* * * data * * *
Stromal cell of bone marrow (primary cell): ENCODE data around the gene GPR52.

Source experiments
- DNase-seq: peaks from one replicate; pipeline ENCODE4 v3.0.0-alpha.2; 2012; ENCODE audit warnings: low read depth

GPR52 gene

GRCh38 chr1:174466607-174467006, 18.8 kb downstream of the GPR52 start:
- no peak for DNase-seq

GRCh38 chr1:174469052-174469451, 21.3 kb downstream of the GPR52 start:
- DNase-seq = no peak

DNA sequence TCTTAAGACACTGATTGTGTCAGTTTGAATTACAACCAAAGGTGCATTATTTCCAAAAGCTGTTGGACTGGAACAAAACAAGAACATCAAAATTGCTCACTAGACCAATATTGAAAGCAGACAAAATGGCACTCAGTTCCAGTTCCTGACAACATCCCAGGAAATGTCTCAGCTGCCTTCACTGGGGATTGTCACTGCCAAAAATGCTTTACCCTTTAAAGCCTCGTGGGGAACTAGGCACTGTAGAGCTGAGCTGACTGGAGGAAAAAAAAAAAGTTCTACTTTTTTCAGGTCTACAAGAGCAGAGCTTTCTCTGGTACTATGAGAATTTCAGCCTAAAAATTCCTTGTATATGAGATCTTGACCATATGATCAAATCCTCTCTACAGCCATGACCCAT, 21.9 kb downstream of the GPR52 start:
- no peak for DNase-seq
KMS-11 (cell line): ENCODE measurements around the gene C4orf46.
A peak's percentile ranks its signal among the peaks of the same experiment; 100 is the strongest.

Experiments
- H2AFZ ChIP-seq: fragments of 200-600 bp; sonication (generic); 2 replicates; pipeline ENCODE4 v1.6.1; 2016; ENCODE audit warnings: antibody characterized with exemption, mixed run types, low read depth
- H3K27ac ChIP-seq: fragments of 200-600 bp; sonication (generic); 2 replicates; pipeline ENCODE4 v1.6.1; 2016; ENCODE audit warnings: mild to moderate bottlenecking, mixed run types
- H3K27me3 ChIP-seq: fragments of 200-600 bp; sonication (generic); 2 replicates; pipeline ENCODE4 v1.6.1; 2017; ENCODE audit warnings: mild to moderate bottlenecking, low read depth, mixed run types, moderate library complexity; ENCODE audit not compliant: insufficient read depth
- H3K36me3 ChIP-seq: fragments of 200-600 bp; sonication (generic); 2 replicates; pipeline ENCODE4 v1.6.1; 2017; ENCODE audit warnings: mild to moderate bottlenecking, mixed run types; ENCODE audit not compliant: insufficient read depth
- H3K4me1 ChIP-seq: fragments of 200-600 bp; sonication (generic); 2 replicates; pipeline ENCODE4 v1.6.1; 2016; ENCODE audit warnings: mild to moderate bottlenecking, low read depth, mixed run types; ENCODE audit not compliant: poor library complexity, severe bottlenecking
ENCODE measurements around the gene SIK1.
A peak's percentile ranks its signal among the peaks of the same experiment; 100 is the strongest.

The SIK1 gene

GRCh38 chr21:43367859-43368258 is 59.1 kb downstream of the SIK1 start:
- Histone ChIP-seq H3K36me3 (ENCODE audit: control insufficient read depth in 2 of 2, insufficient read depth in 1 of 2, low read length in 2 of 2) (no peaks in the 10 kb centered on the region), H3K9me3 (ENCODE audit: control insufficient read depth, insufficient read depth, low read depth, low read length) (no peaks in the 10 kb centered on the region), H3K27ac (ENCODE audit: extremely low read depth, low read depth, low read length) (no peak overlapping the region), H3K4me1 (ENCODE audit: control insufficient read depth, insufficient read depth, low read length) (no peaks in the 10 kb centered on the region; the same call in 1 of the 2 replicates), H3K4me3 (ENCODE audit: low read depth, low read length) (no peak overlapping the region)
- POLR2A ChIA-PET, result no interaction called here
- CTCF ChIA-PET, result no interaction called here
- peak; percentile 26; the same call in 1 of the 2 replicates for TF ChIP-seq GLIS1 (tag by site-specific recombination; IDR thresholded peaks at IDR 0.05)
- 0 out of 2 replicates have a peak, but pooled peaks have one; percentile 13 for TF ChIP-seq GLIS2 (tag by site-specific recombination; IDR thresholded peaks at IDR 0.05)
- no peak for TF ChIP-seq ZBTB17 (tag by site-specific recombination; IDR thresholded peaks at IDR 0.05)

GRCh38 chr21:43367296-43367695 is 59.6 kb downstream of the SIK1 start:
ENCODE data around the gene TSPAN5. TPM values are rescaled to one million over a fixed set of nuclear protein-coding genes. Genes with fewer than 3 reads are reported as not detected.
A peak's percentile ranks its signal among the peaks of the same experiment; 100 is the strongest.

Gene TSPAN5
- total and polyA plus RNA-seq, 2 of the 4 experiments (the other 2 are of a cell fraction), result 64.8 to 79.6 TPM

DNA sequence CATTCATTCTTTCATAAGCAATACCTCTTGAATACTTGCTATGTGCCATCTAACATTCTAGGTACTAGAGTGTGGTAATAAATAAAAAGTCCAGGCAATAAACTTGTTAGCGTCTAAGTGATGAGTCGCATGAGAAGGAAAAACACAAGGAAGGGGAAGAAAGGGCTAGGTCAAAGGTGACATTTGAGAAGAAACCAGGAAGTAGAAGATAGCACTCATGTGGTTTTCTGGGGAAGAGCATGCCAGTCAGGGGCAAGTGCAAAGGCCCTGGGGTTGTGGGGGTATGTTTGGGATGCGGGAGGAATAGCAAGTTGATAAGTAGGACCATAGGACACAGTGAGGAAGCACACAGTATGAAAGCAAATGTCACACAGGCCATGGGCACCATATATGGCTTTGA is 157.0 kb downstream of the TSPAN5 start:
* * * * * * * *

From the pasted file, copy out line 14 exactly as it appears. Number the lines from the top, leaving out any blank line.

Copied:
- H2AFZ ChIP-seq: fragments of 200-600 bp; sonication (generic); 2 replicates; pipeline ENCODE4 v1.6.1; 2016; ENCODE audit warnings: antibody characterized with exemption, mixed run types, low read depth